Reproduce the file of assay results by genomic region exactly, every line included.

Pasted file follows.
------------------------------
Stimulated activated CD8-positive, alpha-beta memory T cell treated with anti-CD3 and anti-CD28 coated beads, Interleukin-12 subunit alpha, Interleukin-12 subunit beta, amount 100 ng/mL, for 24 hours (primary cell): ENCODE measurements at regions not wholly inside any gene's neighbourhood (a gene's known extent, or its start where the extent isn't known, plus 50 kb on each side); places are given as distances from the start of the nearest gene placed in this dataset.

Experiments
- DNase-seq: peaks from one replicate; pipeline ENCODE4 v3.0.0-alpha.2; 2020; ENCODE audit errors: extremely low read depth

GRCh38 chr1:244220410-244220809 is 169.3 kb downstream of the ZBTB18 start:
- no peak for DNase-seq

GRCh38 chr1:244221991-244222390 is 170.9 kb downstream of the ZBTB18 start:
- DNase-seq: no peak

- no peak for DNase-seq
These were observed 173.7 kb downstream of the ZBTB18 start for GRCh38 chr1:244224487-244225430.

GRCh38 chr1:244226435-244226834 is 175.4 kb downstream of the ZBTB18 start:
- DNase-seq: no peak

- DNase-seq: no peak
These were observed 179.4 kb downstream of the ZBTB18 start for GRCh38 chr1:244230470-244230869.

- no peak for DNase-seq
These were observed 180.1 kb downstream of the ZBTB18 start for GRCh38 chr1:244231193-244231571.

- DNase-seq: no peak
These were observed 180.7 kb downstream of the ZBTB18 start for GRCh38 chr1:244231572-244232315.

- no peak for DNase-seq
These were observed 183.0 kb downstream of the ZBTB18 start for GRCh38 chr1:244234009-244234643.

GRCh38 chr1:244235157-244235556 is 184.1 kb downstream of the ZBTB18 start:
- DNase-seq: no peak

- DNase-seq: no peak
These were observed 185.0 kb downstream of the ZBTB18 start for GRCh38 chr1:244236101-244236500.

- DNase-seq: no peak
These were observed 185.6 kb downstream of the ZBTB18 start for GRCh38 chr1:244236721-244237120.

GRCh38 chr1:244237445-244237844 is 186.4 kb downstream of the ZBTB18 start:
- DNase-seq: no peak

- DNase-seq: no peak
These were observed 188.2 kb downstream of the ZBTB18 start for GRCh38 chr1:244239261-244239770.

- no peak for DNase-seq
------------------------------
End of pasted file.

Stimulated activated CD8-positive, alpha-beta memory T cell treated with anti-CD3 and anti-CD28 coated beads, Interleukin-12 subunit alpha, Interleukin-12 subunit beta, amount 100 ng/mL, for 24 hours (primary cell): ENCODE measurements at regions not wholly inside any gene's neighbourhood (a gene's known extent, or its start where the extent isn't known, plus 50 kb on each side); places are given as distances from the start of the nearest gene placed in this dataset.

Experiments
- DNase-seq: peaks from one replicate; pipeline ENCODE4 v3.0.0-alpha.2; 2020; ENCODE audit errors: extremely low read depth

GRCh38 chr1:244220410-244220809 is 169.3 kb downstream of the ZBTB18 start:
- no peak for DNase-seq

GRCh38 chr1:244221991-244222390 is 170.9 kb downstream of the ZBTB18 start:
- DNase-seq: no peak

- no peak for DNase-seq
These were observed 173.7 kb downstream of the ZBTB18 start for GRCh38 chr1:244224487-244225430.

GRCh38 chr1:244226435-244226834 is 175.4 kb downstream of the ZBTB18 start:
- DNase-seq: no peak

- DNase-seq: no peak
These were observed 179.4 kb downstream of the ZBTB18 start for GRCh38 chr1:244230470-244230869.

- no peak for DNase-seq
These were observed 180.1 kb downstream of the ZBTB18 start for GRCh38 chr1:244231193-244231571.

- DNase-seq: no peak
These were observed 180.7 kb downstream of the ZBTB18 start for GRCh38 chr1:244231572-244232315.

- no peak for DNase-seq
These were observed 183.0 kb downstream of the ZBTB18 start for GRCh38 chr1:244234009-244234643.

GRCh38 chr1:244235157-244235556 is 184.1 kb downstream of the ZBTB18 start:
- DNase-seq: no peak

- DNase-seq: no peak
These were observed 185.0 kb downstream of the ZBTB18 start for GRCh38 chr1:244236101-244236500.

- DNase-seq: no peak
These were observed 185.6 kb downstream of the ZBTB18 start for GRCh38 chr1:244236721-244237120.

GRCh38 chr1:244237445-244237844 is 186.4 kb downstream of the ZBTB18 start:
- DNase-seq: no peak

- DNase-seq: no peak
These were observed 188.2 kb downstream of the ZBTB18 start for GRCh38 chr1:244239261-244239770.

- no peak for DNase-seq